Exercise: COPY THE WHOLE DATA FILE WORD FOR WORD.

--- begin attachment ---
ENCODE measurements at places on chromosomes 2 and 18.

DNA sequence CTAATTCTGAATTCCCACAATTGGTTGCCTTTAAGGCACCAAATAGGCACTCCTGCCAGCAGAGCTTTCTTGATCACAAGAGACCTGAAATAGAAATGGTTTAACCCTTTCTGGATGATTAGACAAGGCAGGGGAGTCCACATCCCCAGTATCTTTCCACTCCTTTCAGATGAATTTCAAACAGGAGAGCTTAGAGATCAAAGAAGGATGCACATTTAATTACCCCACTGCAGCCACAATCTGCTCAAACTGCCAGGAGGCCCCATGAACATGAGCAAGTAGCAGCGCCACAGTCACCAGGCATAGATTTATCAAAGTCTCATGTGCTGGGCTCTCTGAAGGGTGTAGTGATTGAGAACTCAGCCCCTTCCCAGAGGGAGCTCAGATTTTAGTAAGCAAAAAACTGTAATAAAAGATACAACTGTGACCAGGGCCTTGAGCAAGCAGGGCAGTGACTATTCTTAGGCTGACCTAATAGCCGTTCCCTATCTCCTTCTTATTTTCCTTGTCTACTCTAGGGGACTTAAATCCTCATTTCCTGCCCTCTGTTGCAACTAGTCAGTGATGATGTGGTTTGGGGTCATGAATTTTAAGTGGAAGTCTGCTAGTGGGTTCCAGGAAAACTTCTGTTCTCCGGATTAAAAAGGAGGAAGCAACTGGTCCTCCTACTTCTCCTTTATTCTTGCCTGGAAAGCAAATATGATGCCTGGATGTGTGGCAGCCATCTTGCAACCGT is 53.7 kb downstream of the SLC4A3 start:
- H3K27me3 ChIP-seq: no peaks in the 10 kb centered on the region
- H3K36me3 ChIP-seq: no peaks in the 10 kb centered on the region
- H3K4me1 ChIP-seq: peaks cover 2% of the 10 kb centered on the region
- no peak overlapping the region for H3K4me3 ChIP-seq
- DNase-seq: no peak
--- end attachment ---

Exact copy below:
ENCODE measurements at places on chromosomes 2 and 18.

DNA sequence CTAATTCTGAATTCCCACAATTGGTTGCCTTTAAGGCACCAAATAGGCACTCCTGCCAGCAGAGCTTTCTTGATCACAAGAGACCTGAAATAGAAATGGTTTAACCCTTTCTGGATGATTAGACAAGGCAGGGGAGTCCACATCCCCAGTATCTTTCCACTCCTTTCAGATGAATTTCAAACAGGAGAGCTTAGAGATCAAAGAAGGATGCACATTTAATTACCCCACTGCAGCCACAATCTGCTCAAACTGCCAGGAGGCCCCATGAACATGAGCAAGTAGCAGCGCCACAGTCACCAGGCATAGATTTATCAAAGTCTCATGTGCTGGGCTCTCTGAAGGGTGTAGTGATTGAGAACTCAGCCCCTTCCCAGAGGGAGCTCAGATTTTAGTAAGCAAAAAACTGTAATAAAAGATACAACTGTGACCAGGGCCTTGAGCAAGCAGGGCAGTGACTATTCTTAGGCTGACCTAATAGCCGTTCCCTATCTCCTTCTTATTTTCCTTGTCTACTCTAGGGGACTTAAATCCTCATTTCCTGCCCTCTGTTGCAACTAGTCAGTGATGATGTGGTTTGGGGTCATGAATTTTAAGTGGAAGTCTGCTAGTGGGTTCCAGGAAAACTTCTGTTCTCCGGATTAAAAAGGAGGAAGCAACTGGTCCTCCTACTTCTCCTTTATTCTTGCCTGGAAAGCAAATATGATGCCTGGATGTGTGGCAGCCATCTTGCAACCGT is 53.7 kb downstream of the SLC4A3 start:
- H3K27me3 ChIP-seq: no peaks in the 10 kb centered on the region
- H3K36me3 ChIP-seq: no peaks in the 10 kb centered on the region
- H3K4me1 ChIP-seq: peaks cover 2% of the 10 kb centered on the region
- no peak overlapping the region for H3K4me3 ChIP-seq
- DNase-seq: no peak